Run and capture the flag!
file: serial: ELF 64-bit LSB executable, x86-64, version 1 (SYSV), dynamically linked, interpreter /lib64/ld-linux-x86-64.so.2, for GNU/Linux 2.6.26, BuildID[sha1]=77e92e8b1bd4f26641bab4dbf563037a7b9538d2, not stripped
Same as dMd, the binary is asking for a valid key.
We jump into IDA and can’t find anything really interesting, except some hex data in the code.
We’ll just try to debug it directly, so we put our first breakpoint right after the call which gets our input at 0x400a10. We can see quickly a comparison between our input length and 0x10, so we know the key has to be 16 characters long. Then, the program jumps into memory segment that gdb is not syncronized with, so to help us in the debugging process, we can define a little function for the remaining gdb-session:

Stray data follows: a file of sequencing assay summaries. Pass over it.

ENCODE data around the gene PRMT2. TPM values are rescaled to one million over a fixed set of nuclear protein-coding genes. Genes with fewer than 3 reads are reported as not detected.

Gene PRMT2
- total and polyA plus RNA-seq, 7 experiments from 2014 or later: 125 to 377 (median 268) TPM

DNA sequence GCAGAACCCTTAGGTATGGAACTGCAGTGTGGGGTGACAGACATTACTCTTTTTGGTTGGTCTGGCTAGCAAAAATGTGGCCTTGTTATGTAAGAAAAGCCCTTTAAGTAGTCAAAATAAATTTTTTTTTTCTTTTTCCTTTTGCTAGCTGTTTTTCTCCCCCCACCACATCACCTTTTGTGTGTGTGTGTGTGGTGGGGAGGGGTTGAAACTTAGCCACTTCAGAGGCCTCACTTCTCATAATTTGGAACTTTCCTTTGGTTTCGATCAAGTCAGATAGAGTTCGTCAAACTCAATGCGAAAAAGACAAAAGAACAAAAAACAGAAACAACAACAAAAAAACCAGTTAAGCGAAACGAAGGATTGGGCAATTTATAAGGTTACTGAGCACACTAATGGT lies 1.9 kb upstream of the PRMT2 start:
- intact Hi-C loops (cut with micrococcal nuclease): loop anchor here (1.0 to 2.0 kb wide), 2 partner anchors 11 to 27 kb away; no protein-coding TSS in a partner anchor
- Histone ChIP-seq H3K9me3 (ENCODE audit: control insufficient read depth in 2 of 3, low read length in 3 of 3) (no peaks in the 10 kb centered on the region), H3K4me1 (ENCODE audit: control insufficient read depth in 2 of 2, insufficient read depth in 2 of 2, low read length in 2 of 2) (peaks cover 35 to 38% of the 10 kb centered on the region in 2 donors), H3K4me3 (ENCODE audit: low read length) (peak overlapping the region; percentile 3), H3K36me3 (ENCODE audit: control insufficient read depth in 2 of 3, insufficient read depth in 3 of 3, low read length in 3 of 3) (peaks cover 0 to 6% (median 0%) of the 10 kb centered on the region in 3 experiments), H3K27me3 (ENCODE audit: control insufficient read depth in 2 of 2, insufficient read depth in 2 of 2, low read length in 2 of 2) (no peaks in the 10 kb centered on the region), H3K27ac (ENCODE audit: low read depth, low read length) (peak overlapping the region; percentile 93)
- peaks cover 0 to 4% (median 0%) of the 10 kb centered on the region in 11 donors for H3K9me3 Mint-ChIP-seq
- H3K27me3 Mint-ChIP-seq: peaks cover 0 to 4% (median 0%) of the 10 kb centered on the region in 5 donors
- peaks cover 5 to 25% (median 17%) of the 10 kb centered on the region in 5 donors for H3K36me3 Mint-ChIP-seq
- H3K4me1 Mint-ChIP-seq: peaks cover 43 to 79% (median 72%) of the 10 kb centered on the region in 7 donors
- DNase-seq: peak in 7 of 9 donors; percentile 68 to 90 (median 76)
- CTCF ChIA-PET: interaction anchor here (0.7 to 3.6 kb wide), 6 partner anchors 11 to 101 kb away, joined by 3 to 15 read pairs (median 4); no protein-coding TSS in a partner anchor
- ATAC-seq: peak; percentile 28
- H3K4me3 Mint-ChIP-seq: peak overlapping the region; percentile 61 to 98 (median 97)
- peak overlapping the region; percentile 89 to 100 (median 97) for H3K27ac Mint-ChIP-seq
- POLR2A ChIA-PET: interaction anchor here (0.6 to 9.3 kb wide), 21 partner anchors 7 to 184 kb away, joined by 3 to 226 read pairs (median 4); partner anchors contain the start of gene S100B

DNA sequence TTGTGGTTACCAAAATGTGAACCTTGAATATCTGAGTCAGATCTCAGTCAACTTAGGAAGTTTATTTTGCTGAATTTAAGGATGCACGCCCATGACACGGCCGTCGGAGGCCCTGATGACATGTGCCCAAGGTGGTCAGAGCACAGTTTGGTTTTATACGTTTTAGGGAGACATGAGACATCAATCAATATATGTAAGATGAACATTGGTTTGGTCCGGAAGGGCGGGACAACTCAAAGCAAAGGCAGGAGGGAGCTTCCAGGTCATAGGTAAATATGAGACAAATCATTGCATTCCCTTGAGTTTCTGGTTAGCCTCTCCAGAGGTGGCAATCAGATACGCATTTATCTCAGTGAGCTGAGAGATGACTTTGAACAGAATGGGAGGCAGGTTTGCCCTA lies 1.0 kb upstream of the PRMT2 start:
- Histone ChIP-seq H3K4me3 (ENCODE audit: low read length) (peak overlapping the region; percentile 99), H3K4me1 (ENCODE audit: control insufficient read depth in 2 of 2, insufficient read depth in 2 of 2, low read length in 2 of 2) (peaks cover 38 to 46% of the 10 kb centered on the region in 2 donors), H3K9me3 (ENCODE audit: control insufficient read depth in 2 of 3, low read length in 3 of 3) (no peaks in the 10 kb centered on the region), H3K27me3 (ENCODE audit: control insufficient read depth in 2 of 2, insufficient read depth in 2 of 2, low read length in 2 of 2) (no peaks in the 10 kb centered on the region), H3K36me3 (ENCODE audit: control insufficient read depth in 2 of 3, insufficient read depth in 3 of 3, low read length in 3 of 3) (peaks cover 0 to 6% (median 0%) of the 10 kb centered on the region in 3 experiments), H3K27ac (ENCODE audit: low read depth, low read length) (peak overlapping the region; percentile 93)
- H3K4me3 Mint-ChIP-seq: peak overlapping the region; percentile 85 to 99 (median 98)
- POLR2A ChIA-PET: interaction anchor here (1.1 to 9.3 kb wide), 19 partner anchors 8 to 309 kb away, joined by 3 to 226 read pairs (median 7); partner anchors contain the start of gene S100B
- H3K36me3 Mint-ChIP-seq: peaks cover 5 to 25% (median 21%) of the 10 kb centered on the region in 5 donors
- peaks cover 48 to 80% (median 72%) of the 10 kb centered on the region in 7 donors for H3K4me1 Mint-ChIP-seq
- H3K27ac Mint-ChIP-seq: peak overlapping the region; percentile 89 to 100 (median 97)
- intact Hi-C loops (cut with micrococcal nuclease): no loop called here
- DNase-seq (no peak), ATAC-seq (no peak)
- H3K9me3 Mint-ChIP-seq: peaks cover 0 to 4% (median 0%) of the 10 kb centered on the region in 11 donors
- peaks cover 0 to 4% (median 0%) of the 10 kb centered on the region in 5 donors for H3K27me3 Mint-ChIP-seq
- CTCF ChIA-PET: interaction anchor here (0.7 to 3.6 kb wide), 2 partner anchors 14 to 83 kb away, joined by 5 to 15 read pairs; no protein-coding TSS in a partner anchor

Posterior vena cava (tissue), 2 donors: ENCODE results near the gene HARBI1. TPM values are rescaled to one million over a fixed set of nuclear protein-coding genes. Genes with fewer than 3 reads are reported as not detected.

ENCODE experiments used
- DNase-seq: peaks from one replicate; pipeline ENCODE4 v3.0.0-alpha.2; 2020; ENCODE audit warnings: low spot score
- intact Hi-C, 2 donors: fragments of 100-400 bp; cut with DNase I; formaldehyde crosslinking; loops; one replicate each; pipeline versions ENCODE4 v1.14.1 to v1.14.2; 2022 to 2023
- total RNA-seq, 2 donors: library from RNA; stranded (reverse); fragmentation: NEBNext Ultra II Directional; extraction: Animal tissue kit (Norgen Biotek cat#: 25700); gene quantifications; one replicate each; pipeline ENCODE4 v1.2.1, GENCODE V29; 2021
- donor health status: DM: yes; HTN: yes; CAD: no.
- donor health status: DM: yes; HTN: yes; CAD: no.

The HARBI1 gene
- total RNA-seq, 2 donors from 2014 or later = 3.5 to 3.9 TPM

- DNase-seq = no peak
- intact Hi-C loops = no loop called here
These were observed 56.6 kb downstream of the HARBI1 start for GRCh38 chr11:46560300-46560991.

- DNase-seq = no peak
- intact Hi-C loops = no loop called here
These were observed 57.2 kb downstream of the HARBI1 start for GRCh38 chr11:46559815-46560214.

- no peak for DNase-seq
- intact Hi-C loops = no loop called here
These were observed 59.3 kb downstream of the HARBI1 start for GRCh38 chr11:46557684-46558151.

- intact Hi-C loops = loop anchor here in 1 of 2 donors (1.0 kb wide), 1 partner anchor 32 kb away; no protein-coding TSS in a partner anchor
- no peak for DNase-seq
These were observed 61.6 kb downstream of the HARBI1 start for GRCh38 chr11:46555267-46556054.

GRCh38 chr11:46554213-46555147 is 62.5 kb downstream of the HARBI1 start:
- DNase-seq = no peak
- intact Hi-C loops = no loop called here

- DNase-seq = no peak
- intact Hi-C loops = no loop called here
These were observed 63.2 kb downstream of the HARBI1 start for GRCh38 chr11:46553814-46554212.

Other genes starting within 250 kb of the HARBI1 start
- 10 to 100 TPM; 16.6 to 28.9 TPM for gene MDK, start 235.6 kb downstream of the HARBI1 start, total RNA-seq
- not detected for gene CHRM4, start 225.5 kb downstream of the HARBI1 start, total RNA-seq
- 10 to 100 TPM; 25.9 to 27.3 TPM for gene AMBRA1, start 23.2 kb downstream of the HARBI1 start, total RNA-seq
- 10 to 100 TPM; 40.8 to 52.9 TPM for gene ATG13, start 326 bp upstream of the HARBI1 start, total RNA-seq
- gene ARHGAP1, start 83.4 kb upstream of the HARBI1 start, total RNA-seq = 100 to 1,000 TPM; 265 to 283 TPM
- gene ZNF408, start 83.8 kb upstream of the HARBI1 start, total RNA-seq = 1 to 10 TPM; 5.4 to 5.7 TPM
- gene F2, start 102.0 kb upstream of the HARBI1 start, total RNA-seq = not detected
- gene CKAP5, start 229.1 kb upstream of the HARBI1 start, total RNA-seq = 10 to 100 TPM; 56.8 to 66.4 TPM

(gdb) define hook-stop Type commands for definition of "hook-stop". End with a line saying just "end". >x/2i $rip >end (gdb)
Everytime we go to the next instruction, we will print the next 2 instructions to be executed.
The process to get the valid key I used is as follow, I used a pattern serial like 123456789ABCDEFG, launched gdb, breaked on the next character I was searching and then updating the found chars and redoing the whole process.
The instructions were like this:
=> 0x400a43 <main+167>: cmp $0x45,%al # compare AL register to 0x45
=> 0x400a55 <main+185>: movzbl -0x200(%rbp),%eax 0x400a5c <main+192>: movsbl %al,%edx 0x400a5f <main+195>: movzbl -0x1f1(%rbp),%eax 0x400a66 <main+202>: movsbl %al,%eax 0x400a69 <main+205>: add %edx,%eax 0x400a6b <main+207>: cmp $0x9b,%eax # compare EAX register to 0x9B 0x400a70 <main+212>: je 0x400a80 <main+228>
The final valid key and the flag are: EZ9dmq4c8g9G7bAV